Linear regression is a fancy name to a simple technique. This algorithm (model) predicts the most likely result (y) given the input features (x). To be able to predict, the model needs (lots of) historical data with the correct output (thus it is supervised learning).
This model finds weights (θ) to be assigned to each feature, such that sum of the weighted features is closest to the given answer y.
So given there are n features x0 to xn and the related weights θ0 to θn; the hypothesis is given as:
hθ(x) = θ0x0 + θ1x1 + ... + θnxn
If θ and x are stored as matrices, then the above can be represented as matrix multiplication and is called vectorized implementation. Vectorisation really speeds up the processing and was one of the big lessons on the entire ML class. The vectorized version of the above hypothesis is:
hθ(x) = θTx
So what remains is to find values of θ those results in the hypothesis predicting values that are close to the correct value given.
There could be several definition of close, but the most accepted definition is average squared error. In other words it is the sum of the square of the difference between the actual value and the predicted value, divided by 2m where m is the total number of samples.
sumsq(θTx-y) / (2*m)
So far so good and here comes the difficult part. Now we are left with finding the values of theta which minimizes the above cost function. We could do this with trial and error, and maybe come up with an answer in a few years. Thankfully there are several algorithms developed by people much smarter than me and I could use their work to get the results. There were few approaches discussed in the class.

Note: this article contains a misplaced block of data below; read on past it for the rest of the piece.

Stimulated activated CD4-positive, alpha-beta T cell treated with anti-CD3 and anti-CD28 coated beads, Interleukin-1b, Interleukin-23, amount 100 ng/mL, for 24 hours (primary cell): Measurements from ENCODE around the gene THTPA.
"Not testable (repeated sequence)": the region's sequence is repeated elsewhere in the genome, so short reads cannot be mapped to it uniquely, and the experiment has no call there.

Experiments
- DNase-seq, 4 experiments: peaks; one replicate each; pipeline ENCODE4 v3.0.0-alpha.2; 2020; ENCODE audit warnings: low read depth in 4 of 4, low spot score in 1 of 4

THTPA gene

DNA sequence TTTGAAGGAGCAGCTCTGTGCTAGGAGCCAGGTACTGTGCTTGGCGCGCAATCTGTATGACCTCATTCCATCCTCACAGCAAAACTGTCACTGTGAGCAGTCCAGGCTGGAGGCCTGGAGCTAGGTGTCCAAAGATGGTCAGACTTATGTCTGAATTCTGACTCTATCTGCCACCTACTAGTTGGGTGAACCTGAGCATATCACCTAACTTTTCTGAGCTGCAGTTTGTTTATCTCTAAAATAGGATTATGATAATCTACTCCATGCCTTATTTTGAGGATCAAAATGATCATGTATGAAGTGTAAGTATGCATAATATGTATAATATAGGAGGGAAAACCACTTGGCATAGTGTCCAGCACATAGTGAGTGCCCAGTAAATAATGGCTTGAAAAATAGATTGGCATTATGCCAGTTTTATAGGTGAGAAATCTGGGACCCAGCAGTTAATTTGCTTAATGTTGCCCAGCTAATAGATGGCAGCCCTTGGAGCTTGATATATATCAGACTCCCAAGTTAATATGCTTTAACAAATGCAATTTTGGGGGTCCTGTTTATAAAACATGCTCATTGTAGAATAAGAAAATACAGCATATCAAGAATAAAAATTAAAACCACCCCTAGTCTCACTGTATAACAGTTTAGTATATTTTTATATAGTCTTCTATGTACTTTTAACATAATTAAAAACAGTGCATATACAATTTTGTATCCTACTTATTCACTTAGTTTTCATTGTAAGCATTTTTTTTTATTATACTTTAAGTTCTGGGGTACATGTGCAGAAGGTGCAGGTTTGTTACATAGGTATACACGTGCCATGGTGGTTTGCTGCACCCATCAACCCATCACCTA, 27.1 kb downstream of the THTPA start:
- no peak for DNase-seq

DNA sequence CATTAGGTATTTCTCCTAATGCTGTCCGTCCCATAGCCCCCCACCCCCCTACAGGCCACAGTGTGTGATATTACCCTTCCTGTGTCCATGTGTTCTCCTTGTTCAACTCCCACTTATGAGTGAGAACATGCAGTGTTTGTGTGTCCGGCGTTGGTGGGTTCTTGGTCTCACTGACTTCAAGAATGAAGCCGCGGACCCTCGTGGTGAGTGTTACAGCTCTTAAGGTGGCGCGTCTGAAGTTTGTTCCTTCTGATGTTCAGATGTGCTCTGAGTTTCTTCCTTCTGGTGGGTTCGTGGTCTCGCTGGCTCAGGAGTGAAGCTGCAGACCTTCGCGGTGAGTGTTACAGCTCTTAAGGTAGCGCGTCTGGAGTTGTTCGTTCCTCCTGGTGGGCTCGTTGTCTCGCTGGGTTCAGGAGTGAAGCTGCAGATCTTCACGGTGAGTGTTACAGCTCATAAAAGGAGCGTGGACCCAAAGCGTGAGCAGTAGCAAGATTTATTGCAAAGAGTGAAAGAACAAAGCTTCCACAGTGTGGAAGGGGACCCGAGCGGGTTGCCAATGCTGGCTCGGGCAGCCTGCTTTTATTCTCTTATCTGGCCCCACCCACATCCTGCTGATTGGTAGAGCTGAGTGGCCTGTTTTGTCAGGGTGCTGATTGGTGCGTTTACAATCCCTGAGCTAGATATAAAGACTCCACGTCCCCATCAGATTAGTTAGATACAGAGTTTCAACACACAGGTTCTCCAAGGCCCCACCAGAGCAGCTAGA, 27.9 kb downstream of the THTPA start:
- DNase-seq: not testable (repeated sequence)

- Normal Equation
- Gradient Descent
- Advanced algorithms
- Conjugate gradient (fminunc & fmincg)
- BFGS, L-BFGS (just mentioned)
We mostly used gradient descent and fminunc / fmincg in the class, and both expect a cost function that returns the cost and the gradient.
Derivative of cost function (gradient)
The cost was defined above and the gradient for linear regression hypothesis is given as:
(for j = 0 to n)
X' * (X * theta - y) / m
Details will be covered in another post.
- Apply feature scaling
- Apply mean normalisation
- Add a new feature (x0) which is all ones
- It helps to visualize the data
- It helps plot the cost after each iteration
- There are several other practical tips given throughout the class, and I hope to blog about it as well.